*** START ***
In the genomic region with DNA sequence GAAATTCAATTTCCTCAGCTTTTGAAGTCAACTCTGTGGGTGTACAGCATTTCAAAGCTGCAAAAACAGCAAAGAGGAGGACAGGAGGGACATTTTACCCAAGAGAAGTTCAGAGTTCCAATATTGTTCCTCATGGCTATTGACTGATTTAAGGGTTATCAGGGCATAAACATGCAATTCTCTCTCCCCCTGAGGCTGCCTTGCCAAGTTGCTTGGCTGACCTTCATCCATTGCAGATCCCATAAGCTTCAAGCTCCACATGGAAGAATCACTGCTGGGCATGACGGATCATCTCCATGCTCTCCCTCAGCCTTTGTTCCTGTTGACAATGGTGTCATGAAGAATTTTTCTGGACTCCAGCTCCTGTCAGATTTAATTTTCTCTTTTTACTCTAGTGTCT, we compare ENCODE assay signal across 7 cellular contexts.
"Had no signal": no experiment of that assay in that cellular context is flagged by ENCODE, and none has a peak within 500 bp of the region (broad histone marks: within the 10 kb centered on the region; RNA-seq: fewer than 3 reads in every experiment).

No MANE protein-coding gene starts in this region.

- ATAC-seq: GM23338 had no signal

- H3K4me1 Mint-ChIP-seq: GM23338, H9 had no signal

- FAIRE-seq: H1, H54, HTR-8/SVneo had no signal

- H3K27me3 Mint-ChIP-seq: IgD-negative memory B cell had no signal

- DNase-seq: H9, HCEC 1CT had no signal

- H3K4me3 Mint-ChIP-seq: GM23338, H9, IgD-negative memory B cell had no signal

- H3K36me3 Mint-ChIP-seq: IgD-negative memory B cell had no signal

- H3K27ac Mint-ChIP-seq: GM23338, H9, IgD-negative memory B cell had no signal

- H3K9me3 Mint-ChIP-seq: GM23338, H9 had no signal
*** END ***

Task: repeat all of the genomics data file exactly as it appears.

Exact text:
In the genomic region with DNA sequence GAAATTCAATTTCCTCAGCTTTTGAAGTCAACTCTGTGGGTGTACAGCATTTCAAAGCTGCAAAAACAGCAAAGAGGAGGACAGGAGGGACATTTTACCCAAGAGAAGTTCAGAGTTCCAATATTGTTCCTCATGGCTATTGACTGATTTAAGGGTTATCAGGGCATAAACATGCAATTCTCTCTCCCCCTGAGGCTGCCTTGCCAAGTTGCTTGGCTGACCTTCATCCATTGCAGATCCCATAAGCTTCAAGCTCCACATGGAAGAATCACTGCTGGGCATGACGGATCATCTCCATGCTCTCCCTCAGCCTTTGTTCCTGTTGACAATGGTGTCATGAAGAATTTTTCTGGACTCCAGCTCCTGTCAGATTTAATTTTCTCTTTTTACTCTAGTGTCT, we compare ENCODE assay signal across 7 cellular contexts.
"Had no signal": no experiment of that assay in that cellular context is flagged by ENCODE, and none has a peak within 500 bp of the region (broad histone marks: within the 10 kb centered on the region; RNA-seq: fewer than 3 reads in every experiment).

No MANE protein-coding gene starts in this region.

- ATAC-seq: GM23338 had no signal

- H3K4me1 Mint-ChIP-seq: GM23338, H9 had no signal

- FAIRE-seq: H1, H54, HTR-8/SVneo had no signal

- H3K27me3 Mint-ChIP-seq: IgD-negative memory B cell had no signal

- DNase-seq: H9, HCEC 1CT had no signal

- H3K4me3 Mint-ChIP-seq: GM23338, H9, IgD-negative memory B cell had no signal

- H3K36me3 Mint-ChIP-seq: IgD-negative memory B cell had no signal

- H3K27ac Mint-ChIP-seq: GM23338, H9, IgD-negative memory B cell had no signal

- H3K9me3 Mint-ChIP-seq: GM23338, H9 had no signal